• Florida State defensive back Jalen Ramsey and his family have spent “meaningful time” vetting potential agents as he considers entering the draft, tweets Rand Getlin of Yahoo! Sports. That’s no surprise, considering Ramsey is a potential top-10 pick.
  • A pair of receivers, Florida’s Demarcus Robinson and Pitt’s Tyler Boyd, are strongly considering entering the draft, according to Getlin (Twitter links). Getlin adds that one of Boyd’s family members has been looking into possible representation.
  • Sources close to Cal quarterback Jared Goff indicate that there’s a 99% chance he’ll enter the draft, and wide receiver Kenny Lawler is expected to declare as well, writes Tony Pauline of DraftInsider.net. Bengals receiver Marvin Jones has been a common point of comparison for Lawler, per Pauline.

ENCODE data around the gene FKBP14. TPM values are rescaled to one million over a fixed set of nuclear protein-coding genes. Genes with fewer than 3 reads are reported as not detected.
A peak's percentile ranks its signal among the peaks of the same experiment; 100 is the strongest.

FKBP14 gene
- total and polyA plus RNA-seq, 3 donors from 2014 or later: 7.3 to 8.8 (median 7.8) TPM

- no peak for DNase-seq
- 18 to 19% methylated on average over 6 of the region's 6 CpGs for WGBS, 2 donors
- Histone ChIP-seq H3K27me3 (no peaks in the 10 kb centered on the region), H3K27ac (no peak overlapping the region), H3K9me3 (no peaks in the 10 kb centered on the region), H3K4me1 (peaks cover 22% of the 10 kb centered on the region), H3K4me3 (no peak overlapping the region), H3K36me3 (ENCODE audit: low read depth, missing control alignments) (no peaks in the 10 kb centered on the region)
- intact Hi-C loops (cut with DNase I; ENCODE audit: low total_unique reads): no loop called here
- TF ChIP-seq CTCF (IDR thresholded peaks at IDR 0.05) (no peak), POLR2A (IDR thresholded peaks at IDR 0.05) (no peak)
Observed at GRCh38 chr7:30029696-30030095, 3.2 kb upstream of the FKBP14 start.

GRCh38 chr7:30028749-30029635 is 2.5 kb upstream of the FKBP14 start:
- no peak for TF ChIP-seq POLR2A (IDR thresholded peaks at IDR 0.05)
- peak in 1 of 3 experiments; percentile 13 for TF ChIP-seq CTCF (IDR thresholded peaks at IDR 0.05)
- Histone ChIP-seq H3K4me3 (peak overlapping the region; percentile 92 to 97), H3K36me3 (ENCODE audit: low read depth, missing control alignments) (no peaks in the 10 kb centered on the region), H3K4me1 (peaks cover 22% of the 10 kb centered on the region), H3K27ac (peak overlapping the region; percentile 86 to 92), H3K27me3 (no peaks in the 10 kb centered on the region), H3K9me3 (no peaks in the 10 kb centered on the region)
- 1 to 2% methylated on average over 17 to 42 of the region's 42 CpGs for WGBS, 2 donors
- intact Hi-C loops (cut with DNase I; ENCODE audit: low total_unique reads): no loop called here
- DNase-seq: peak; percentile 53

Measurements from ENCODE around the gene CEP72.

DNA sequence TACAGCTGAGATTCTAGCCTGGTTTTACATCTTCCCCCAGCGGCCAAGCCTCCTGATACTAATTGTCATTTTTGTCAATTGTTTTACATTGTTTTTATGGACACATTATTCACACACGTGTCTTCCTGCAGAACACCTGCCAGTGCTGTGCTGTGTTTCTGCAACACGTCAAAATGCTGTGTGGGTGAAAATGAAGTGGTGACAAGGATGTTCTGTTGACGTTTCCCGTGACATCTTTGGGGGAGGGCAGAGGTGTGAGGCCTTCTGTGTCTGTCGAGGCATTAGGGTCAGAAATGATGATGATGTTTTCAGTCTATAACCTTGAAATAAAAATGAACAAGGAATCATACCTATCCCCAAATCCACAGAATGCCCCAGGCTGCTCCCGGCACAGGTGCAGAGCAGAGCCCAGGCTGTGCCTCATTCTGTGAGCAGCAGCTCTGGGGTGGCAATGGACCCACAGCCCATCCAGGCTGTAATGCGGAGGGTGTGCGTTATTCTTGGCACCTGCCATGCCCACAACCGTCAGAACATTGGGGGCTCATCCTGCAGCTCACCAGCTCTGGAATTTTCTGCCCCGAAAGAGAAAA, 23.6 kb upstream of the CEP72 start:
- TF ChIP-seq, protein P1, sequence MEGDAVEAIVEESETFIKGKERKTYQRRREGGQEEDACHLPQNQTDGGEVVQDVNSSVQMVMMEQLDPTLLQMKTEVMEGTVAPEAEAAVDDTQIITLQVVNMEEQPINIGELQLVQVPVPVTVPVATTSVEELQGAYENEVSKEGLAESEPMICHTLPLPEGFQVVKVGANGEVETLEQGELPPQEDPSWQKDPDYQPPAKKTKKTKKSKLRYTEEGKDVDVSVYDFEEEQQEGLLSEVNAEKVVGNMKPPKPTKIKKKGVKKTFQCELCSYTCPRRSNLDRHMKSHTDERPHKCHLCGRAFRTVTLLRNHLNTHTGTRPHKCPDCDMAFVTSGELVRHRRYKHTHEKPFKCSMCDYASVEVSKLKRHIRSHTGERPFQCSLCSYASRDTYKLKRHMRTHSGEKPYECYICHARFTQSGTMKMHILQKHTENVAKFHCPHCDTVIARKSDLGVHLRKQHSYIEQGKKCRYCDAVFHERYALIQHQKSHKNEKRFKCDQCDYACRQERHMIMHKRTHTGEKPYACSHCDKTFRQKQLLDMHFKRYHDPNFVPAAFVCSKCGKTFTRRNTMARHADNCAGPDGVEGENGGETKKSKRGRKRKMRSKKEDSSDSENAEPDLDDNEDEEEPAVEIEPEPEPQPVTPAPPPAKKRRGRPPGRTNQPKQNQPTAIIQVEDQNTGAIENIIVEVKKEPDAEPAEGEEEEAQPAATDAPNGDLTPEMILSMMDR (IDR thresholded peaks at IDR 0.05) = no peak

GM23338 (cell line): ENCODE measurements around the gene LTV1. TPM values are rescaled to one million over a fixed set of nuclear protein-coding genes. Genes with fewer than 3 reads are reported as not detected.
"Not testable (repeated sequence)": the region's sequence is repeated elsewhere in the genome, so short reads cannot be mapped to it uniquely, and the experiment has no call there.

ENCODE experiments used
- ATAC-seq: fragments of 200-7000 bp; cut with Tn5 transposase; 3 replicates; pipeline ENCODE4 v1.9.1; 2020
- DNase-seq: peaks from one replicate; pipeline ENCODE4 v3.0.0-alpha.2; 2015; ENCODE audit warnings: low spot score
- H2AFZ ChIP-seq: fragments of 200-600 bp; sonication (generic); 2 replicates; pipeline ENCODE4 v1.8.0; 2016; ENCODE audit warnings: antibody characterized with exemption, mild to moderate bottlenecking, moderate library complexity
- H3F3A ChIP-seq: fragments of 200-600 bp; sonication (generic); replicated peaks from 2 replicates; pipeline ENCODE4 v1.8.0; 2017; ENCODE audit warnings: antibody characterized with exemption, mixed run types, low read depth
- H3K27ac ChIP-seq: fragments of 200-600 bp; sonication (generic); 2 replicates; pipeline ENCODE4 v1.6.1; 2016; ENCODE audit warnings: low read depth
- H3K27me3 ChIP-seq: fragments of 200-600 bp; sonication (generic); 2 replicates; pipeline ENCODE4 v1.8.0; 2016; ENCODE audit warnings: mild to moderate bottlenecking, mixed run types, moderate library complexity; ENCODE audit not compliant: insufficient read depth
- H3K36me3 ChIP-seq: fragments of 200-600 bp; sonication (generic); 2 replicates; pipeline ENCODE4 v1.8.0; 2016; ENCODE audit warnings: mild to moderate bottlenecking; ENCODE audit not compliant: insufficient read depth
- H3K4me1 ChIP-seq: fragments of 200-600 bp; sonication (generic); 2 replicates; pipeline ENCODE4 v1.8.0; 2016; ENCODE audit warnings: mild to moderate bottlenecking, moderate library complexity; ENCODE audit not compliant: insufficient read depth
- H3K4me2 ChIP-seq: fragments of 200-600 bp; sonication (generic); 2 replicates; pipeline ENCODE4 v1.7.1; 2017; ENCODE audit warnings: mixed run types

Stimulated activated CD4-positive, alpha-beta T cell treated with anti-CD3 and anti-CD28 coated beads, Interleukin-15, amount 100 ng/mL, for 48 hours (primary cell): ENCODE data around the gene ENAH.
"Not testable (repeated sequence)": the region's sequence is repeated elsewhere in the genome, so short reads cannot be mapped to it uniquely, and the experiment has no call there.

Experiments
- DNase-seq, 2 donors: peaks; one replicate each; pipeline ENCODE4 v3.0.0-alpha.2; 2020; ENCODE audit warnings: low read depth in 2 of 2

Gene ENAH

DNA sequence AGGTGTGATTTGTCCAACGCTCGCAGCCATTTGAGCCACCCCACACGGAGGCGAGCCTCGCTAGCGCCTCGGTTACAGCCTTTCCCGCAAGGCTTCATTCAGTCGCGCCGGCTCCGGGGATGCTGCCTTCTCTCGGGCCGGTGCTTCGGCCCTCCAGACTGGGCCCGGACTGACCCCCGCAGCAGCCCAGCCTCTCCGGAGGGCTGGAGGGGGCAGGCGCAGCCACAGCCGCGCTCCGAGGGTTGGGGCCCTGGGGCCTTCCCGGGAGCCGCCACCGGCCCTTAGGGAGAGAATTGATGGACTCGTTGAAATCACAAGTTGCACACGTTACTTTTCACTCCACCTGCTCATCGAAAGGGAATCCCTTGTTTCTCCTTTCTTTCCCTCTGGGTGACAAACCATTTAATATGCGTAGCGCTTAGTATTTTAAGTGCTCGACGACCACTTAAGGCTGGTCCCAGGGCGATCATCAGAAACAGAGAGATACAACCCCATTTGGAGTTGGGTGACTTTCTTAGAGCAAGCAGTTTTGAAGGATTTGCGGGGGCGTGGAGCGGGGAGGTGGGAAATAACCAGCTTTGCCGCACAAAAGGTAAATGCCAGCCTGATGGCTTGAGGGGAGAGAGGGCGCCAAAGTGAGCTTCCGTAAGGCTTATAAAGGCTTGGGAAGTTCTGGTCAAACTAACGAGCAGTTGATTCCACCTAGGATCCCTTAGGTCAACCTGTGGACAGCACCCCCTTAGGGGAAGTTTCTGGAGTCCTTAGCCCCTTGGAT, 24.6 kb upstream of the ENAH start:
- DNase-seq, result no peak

• Boise State edge defender Kamalei Correa, who has received second-day grades, has been interviewing agents and is very likely to enter the draft, says Pauline. Maryland defensive lineman Quinton Jefferson and San Diego State cornerback Damontae Kazee are also likely to enter the draft, according to Pauline.
  • Indiana guard Dan Feeney, Mississippi State defensive tackle Chris Jones, and Mississippi defensive back Tony Conner are waiting to hear back from the advisory committee before making a decision on the draft, per Pauline.
  • Ole Miss tackle Laremy Tunsil, defensive lineman Robert Nkemdiche, and receiver Laquon Treadwell are all expected to enter the draft, says Pauline.
  • Other underclassmen considering making the jump to the NFL, according to Pauline:
    • Texas A&M defensive end Daeshon Hall
    • Alabama cornerback Eddie Jackson
    • Louisville safety Josh Harvey-Clemons
    • Mississippi tight end Evan Engram